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Parasitol Res. 1993;79(6):444-50.

Prevalence of agglutinating anti-Leishmania antibodies in two multi-thousand Bengoli communities.

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1
Department of Parasitology, IEDC & R, Dhaka, Bangladesh.

Abstract

Control of endemic visceral leishmaniasis (VL) in large communities requires a feasible epidemiological indicator capable of monitoring on-going transmission rather than mere exposure to the parasite. Following confirmation of the desired level of reliability for laboratory diagnosis of VL, the direct agglutination test (DAT) was employed to estimate VL sero-prevalence in the endemic upazilas (subdistricts) of Trishal and Shahjadpur within Mymensingh and Sirajganj districts of Bangladesh. DAT antigen production was duly increased to allow coverage of a study population of 17826 inhabitants, 9619 of whom resided in Trishal, 7328 in Shahjadpur and 879 in Teknaf (Cox's Bazar), a known Leishmania-free district in Bangladesh. Despite large-scale production in batches of 1120-4000 ml (each sufficient for 1176-6400 screening doses), all DAT antigen batches performed as required in quality control tests for sensitivity, specificity and stability. It was convenient for both collection and testing to take the required samples of whole blood by finger prick. A cross-sectional survey revealed VL point prevalences of 4.40% in Trishal and 6.75% in Shahjadpur, compared with an extremely low rate of 0.34% in non-endemic Teknaf. In both endemic upazilas (Trishal and Shahjadpur) VL was more prevalent (2.56-4.5%) in persons up to 20 years of age than in those 21 years of age and older (1.84-2.25%). Of 918 subjects recorded as seropositives, 539 were VL-asymptomatic and 379 were VL-symptomatic with various degrees of suspicion. Diagnosis of VL was established in 125 symptomatic seropositives subjects, either by demonstrating the presence of Leishmania amastigotes (29), or by positive DAT results combined with presentation of typical VL signs (96).(ABSTRACT TRUNCATED AT 250 WORDS).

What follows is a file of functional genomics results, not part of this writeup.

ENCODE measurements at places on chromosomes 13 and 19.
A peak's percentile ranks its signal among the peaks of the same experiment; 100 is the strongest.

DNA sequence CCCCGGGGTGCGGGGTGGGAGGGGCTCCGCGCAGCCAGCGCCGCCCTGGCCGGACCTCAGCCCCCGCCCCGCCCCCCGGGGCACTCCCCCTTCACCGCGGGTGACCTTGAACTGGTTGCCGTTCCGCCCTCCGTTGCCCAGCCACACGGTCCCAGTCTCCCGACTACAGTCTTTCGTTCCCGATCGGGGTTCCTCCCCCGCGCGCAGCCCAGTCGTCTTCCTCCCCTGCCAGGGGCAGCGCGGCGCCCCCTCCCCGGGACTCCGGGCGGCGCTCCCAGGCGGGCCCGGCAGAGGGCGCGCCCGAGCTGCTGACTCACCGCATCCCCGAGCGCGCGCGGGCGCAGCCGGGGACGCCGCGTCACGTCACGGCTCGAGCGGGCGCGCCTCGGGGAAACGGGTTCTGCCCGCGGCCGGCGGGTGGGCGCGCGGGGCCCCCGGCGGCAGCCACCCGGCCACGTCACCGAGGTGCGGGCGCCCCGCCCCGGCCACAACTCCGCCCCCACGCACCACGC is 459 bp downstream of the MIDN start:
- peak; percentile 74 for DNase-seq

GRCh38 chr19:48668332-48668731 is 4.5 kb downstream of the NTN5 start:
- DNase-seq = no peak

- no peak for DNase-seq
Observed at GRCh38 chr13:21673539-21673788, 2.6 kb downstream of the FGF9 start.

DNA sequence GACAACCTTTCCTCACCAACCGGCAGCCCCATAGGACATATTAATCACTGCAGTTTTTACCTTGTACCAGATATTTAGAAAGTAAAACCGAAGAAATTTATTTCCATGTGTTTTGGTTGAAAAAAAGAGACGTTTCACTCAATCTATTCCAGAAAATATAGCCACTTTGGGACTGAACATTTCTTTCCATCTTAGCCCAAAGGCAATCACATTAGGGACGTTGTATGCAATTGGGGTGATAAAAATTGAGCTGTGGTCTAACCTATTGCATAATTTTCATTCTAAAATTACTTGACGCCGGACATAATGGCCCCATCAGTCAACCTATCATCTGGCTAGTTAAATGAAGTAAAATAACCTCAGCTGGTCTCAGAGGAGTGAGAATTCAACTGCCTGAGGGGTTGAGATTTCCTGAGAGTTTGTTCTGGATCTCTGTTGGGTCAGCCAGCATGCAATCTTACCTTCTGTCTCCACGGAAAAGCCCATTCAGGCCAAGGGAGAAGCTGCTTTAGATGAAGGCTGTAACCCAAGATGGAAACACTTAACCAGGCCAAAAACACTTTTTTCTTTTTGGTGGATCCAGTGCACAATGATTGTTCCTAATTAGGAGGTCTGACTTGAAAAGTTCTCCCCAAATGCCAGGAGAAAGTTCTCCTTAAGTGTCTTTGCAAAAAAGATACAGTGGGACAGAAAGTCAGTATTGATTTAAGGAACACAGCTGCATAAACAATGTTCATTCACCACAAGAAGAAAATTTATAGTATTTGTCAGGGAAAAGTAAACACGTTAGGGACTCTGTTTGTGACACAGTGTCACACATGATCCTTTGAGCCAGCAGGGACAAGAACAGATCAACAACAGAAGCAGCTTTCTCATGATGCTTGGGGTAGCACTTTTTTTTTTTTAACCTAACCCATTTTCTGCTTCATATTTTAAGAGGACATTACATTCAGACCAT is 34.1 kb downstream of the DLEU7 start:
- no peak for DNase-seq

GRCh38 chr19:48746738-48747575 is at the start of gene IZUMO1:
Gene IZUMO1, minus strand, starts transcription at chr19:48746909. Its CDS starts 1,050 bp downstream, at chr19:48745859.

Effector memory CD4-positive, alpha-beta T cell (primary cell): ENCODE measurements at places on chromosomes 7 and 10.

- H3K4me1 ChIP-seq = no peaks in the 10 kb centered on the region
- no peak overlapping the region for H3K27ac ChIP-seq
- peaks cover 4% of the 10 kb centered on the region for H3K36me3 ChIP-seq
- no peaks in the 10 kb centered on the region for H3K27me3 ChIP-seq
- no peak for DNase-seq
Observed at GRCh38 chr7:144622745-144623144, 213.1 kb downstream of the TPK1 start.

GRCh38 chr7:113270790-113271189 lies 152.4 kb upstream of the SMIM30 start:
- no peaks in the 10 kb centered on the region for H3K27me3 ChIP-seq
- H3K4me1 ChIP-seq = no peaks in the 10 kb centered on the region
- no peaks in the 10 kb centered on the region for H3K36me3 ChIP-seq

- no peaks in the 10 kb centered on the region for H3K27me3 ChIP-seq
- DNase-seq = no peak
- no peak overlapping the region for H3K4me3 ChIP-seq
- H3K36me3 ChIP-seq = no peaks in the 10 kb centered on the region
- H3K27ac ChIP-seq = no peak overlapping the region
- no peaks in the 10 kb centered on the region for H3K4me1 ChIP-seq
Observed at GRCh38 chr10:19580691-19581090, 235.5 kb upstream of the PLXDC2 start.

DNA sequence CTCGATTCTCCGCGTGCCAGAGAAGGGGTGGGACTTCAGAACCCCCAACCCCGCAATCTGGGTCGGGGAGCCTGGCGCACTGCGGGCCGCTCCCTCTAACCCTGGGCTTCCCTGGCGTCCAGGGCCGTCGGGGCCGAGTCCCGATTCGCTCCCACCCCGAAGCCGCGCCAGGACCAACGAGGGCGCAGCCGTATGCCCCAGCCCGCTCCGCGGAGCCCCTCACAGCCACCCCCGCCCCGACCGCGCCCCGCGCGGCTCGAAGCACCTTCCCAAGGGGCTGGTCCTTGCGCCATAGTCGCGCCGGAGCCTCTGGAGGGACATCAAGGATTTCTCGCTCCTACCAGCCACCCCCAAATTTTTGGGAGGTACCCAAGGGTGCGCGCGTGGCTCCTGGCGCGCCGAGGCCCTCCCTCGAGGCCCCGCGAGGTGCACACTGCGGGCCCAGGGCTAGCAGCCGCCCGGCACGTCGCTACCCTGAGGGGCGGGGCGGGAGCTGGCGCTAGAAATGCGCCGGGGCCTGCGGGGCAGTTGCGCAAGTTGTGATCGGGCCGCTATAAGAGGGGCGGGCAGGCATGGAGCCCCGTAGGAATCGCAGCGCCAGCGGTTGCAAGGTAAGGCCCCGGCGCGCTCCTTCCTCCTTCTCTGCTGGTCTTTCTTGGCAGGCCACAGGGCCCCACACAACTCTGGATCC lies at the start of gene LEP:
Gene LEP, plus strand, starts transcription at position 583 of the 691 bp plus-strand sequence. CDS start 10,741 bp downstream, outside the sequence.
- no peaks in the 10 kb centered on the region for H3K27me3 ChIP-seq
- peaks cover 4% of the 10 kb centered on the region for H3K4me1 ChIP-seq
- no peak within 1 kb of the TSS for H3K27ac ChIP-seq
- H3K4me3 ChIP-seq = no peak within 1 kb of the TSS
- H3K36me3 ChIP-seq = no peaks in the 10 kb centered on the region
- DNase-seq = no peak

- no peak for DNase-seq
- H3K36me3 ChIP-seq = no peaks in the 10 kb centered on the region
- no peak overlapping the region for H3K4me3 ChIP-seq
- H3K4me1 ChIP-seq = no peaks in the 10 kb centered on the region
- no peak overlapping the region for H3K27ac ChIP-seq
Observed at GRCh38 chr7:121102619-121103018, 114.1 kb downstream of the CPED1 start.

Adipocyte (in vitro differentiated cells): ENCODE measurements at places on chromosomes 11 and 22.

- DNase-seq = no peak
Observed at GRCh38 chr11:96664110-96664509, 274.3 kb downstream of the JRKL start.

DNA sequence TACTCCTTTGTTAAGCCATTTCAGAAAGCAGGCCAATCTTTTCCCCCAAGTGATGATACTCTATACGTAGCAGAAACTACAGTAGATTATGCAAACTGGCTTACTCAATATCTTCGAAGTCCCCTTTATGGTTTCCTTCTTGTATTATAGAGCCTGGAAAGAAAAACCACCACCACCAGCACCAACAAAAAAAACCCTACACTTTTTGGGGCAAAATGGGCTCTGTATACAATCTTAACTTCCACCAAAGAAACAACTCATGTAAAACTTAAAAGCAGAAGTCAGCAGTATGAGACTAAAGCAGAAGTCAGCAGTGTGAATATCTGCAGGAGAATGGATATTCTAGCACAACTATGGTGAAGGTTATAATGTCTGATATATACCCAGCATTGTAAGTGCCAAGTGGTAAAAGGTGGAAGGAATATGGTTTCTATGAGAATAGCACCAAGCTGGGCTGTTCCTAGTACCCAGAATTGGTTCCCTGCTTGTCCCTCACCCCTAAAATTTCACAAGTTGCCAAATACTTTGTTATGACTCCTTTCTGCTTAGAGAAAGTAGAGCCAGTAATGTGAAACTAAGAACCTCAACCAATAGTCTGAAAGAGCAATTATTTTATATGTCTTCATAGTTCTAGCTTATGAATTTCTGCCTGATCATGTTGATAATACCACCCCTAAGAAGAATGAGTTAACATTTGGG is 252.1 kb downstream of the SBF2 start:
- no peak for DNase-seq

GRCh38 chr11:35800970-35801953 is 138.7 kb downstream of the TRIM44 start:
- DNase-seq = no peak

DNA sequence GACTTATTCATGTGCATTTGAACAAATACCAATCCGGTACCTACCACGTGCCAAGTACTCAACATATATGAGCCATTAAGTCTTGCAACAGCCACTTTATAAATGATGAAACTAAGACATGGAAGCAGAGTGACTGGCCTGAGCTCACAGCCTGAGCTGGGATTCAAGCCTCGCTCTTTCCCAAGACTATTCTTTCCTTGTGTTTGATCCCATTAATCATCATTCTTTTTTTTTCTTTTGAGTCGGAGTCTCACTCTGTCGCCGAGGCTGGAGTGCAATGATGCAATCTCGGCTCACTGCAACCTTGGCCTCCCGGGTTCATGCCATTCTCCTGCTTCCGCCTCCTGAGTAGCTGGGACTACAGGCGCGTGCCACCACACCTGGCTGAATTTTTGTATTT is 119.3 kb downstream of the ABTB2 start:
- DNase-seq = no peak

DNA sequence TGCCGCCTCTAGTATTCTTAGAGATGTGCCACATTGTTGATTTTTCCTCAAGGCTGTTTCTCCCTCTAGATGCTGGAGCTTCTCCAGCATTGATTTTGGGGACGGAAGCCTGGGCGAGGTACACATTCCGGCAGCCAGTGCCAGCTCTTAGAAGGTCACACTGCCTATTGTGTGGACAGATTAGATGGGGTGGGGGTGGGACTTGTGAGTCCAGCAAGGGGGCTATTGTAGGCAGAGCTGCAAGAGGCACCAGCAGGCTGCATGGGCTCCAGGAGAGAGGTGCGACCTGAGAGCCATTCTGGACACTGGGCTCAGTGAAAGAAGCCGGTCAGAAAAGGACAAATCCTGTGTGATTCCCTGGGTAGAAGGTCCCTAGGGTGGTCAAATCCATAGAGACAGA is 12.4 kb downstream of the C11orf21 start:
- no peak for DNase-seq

PMID:
8415555
[Indexed for MEDLINE]

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